El EuroCG y los ingleses

Son los principales opositores de esta idea, aunque como no son tontos, la aceptan para casos de LCC, donde se ha demostrado que un país con todos sus medios no puede hacer frente a un Amoco Cádiz o un Prestige. (De momento no les llegan pateras y cayucos).

De la otra parte no quieren saber nada, hoy por hoy, La City es el centro del negocio marítimo y un cambio en el Status quo puede dar lugar a que el centro se desplace a Bruselas o a Portugal. No tragan y nuevamente en el Lloyds List tenemos una muestra de ello.

Con el tiempo esperemos que acaben pasando por el aro, para beneficio de todos los marinos de países sin una red ensign fuerte y con una cultura marítima pobre.

June 08 2006 Lloyds List

BRITAIN yesterday warned Brussels against pushing for the creation of a European coastguard and a European Union flag as the European Commission revealed a key document on the future direction of maritime policy.

An EU register and a common coastguard, both raised for discussion in the maritime «green paper», would not be supported by London, said UK shipping minister Stephen Ladyman.

«The paper provides a platform for a wide-ranging debate of maritime issues,» Dr Ladyman told Lloyd’s List while visiting the Posidonia exhibition in Athens.

«But it will be important to focus on priorities – areas where there is a proven need for intervention at European level, where the EU can really add value.»

The minister welcomed the green paper’s call for EU ships to be of high quality, with highly qualified seafarers working in the best of conditions.

But he warned: «Member states can share this common objective, determined to enforce international standards and penalise those who do not comply, without creating a single European flag or, for that matter, a European coastguard.»

The wide-ranging document, launched in Brussels by maritime affairs commissioner Joe Borg and commission president Jose Barroso, devoted almost two pages to the concept of a European coastguard.

«The degree of integration of government functions relating to territorial waters and exclusive economic zones varies between member states,» it read.

«In some cases, a single authority [coastguard, police or armed forces] is responsible for almost all functions. A move towards more co-ordination between these activities and among member states might further integration and make for greater efficiency.»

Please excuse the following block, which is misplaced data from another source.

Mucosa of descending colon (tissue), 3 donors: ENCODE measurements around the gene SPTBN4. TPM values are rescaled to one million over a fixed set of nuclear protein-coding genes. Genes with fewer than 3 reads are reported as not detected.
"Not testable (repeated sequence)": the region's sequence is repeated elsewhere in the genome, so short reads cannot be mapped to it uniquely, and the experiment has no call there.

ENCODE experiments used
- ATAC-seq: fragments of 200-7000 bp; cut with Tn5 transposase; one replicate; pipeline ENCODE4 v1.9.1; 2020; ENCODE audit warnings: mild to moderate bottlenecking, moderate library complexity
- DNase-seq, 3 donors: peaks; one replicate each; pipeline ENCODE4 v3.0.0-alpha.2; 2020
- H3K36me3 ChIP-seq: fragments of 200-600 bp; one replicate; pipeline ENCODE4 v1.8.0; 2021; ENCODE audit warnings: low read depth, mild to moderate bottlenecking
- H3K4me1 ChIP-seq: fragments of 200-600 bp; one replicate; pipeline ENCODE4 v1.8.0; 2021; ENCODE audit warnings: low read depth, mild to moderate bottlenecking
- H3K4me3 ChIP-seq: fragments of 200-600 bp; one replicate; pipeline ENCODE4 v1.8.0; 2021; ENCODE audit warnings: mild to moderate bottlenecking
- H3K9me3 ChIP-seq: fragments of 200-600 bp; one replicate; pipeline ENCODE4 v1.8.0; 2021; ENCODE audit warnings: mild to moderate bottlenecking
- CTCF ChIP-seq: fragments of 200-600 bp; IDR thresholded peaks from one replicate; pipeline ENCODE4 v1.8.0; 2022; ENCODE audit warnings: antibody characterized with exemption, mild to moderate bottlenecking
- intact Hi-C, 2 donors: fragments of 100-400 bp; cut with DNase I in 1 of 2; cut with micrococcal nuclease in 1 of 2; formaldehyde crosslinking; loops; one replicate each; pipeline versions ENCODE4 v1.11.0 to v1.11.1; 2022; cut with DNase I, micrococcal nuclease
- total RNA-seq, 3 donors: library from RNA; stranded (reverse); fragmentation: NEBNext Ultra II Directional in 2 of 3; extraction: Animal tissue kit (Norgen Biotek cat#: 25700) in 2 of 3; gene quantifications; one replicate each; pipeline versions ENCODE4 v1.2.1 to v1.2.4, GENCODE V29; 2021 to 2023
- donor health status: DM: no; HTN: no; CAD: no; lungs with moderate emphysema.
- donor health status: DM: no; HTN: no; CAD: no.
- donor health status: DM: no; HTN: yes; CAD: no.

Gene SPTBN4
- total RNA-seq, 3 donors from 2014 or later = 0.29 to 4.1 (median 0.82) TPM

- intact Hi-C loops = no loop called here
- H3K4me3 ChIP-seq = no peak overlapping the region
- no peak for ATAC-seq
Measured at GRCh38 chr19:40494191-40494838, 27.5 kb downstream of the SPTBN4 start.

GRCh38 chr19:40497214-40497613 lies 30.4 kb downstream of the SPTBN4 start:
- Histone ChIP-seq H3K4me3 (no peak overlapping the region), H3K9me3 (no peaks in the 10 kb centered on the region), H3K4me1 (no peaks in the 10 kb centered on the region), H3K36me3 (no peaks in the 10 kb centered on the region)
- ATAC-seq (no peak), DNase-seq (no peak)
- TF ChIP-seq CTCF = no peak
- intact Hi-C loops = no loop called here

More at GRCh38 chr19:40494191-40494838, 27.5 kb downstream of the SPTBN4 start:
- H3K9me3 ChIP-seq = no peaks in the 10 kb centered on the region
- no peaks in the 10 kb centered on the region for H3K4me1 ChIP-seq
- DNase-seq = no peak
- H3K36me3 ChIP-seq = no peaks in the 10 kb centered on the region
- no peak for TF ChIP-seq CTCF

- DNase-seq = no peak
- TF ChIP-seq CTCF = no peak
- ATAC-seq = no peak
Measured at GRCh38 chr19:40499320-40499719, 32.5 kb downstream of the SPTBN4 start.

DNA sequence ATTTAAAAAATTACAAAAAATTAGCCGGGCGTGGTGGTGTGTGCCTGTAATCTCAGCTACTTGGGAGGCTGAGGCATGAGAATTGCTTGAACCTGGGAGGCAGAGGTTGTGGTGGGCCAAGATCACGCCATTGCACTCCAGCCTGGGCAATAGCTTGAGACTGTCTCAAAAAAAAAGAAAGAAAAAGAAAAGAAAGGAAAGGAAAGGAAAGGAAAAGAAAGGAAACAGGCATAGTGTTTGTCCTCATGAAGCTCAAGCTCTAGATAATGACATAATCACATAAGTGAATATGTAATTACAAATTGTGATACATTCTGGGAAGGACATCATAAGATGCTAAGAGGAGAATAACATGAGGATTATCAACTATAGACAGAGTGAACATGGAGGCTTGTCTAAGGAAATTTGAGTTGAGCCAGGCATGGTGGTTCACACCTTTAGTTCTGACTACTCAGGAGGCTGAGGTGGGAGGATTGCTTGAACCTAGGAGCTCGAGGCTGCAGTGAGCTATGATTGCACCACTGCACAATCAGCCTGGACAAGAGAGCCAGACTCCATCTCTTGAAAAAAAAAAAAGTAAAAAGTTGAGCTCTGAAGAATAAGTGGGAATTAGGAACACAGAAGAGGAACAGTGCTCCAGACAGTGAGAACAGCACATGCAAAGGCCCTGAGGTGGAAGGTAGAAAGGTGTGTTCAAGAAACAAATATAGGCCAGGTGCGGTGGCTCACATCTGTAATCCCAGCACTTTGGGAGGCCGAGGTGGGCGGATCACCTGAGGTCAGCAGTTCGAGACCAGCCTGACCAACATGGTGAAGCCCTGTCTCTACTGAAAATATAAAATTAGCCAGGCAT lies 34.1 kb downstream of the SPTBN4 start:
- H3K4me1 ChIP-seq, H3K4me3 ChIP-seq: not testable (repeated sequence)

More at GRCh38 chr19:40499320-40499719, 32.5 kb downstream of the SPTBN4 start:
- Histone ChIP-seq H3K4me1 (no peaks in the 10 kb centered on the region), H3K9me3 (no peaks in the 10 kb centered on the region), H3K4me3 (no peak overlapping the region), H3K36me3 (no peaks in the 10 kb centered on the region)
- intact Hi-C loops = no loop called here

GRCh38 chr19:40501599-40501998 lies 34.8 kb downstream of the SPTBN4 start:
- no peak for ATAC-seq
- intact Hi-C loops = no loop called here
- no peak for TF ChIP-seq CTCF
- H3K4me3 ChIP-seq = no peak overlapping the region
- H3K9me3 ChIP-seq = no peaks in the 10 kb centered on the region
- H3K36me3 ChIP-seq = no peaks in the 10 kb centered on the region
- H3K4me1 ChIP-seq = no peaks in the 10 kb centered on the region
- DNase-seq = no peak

The document’s authors continued: «The European Parliament and the council have made reference to the establishment of synergies between enforcement authorities. The commission was invited to submit by the end of 2006 a feasibility study on a European coastguard service.

«The trend on the seas seems likewise to be towards a common EU maritime space, governed by the same rules on safety, security, environmental protection.»

On the EU flag, the green paper raised the question: «Should an optional EU register be made available? What conditions and incentives could be contemplated for such a register?»

Other controversial issues were raised, including the future of the United Nations Convention on the Law of the Sea, the «problematic» home residency status of ships’ crews, alleged dumping by Asian shipyards, pollution caused by shipbreaking in south Asia and the exclusion of maritime sectors from European labour and social legislation on collective redundancies and transfer of under-takings.

«The green paper has a broad approach raising a variety of issues and questions some of which may be controversial,» said the European Community Ship Owners’ Association. «It is evident that each of them needs to be assessed and considered in more detail.»

By covering many of the issues facing the maritime industry and personally endorsing the green paper put together by Mr Borg, Mr Barroso did nothing to dispel the impression that transport commissioner Jacques Barrot’s grip on the industry is weakening.

Mr Barroso said he «would not hesitate» to propose the EU flag, the coastguard and a new maritime affairs ministry for the commission if they were deemed necessary after the consultation phase, which is due to last a year.

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